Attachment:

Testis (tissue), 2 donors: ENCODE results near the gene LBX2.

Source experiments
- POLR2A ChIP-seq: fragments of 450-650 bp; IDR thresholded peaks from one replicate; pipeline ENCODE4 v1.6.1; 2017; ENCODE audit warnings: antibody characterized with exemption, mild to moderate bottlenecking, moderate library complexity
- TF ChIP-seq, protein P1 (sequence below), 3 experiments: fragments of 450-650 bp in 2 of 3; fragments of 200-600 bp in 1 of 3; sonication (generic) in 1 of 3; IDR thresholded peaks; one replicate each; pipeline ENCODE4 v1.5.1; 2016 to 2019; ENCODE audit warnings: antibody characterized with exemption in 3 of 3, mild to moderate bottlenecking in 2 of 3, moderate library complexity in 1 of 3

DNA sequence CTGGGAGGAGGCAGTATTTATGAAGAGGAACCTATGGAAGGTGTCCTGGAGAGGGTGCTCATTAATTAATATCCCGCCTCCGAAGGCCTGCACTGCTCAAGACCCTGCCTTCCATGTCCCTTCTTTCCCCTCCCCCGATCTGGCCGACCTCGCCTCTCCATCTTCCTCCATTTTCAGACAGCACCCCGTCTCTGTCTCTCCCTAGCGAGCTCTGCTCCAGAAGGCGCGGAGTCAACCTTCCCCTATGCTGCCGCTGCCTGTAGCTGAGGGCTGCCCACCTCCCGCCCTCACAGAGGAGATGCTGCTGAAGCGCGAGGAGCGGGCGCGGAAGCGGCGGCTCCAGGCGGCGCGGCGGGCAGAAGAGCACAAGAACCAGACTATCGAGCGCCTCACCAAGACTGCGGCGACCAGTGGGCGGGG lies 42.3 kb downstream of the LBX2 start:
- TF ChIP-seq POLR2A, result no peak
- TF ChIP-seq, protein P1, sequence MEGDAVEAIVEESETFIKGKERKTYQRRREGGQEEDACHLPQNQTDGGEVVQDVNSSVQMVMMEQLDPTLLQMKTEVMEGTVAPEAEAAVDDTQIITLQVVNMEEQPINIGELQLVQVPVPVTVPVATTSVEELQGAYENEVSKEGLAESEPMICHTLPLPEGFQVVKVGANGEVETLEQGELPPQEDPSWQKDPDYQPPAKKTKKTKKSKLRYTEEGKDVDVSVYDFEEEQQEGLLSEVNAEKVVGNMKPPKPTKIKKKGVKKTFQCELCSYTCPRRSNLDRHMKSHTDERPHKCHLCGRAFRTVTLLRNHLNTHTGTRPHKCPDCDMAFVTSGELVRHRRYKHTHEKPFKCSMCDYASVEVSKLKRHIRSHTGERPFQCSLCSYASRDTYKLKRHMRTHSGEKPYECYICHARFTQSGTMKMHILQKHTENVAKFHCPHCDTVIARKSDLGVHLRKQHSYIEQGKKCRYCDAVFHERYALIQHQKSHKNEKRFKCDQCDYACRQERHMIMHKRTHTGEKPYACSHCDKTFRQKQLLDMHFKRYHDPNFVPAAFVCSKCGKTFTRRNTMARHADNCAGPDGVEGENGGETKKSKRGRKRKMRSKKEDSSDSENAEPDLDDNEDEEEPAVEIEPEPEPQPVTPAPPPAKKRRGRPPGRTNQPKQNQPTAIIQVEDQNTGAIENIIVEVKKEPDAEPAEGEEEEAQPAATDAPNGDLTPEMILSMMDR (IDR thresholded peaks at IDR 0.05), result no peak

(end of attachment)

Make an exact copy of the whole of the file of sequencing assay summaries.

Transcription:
Testis (tissue), 2 donors: ENCODE results near the gene LBX2.

Source experiments
- POLR2A ChIP-seq: fragments of 450-650 bp; IDR thresholded peaks from one replicate; pipeline ENCODE4 v1.6.1; 2017; ENCODE audit warnings: antibody characterized with exemption, mild to moderate bottlenecking, moderate library complexity
- TF ChIP-seq, protein P1 (sequence below), 3 experiments: fragments of 450-650 bp in 2 of 3; fragments of 200-600 bp in 1 of 3; sonication (generic) in 1 of 3; IDR thresholded peaks; one replicate each; pipeline ENCODE4 v1.5.1; 2016 to 2019; ENCODE audit warnings: antibody characterized with exemption in 3 of 3, mild to moderate bottlenecking in 2 of 3, moderate library complexity in 1 of 3

DNA sequence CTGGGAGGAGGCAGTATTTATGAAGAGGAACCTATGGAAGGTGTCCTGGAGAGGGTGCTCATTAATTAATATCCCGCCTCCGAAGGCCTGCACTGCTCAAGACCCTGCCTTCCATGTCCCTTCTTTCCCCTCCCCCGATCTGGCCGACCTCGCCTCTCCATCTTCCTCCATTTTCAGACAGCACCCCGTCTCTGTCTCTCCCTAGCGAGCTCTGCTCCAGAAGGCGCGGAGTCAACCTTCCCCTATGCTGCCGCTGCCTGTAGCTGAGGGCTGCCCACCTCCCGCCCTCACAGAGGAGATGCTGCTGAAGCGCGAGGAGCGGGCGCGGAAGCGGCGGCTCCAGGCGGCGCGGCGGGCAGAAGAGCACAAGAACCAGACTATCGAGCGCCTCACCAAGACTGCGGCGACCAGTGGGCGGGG lies 42.3 kb downstream of the LBX2 start:
- TF ChIP-seq POLR2A, result no peak
- TF ChIP-seq, protein P1, sequence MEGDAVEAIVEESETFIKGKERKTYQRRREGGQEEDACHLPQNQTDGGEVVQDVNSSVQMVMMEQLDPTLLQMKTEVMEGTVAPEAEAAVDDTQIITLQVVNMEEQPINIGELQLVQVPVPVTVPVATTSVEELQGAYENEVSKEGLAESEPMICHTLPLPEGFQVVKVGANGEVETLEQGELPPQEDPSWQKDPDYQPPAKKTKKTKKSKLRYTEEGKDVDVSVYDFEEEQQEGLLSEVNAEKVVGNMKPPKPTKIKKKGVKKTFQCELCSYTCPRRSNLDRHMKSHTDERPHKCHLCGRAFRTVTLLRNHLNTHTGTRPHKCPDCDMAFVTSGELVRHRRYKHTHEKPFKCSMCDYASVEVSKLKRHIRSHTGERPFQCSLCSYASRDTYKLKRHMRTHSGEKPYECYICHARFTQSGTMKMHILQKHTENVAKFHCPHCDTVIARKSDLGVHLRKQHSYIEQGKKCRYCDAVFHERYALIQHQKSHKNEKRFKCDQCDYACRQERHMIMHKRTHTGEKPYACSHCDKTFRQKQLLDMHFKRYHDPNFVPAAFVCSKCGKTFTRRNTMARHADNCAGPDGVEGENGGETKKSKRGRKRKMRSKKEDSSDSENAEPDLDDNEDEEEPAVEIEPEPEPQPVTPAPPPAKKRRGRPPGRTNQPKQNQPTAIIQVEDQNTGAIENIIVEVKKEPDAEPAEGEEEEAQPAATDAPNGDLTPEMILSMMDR (IDR thresholded peaks at IDR 0.05), result no peak